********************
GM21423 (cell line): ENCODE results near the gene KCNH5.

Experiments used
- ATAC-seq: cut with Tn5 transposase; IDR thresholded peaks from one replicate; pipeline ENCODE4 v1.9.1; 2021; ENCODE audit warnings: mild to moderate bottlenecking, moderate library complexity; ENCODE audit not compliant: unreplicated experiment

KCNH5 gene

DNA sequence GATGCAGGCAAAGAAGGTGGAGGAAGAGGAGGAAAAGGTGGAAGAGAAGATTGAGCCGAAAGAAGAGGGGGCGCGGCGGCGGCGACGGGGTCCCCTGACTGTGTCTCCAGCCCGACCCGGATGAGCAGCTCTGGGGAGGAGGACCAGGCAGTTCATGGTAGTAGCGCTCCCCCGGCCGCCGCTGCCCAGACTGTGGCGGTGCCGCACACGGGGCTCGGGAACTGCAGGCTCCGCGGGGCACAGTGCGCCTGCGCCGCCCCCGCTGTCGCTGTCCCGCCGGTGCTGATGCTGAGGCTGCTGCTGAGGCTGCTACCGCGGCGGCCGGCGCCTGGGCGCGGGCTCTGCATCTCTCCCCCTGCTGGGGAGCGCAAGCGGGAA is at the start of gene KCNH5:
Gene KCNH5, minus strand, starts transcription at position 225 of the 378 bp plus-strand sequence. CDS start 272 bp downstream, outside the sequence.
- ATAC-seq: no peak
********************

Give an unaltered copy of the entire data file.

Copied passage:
GM21423 (cell line): ENCODE results near the gene KCNH5.

Experiments used
- ATAC-seq: cut with Tn5 transposase; IDR thresholded peaks from one replicate; pipeline ENCODE4 v1.9.1; 2021; ENCODE audit warnings: mild to moderate bottlenecking, moderate library complexity; ENCODE audit not compliant: unreplicated experiment

KCNH5 gene

DNA sequence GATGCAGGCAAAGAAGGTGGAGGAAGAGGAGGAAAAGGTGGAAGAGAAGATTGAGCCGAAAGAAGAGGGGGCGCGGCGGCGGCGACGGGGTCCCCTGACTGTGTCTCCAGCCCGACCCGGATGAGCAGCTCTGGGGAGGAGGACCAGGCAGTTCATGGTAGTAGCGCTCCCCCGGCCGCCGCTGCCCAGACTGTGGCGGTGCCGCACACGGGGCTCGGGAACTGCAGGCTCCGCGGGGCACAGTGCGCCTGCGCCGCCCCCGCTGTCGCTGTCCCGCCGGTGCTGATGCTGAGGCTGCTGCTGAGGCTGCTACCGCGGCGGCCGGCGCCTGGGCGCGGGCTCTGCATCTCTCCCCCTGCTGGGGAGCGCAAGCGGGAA is at the start of gene KCNH5:
Gene KCNH5, minus strand, starts transcription at position 225 of the 378 bp plus-strand sequence. CDS start 272 bp downstream, outside the sequence.
- ATAC-seq: no peak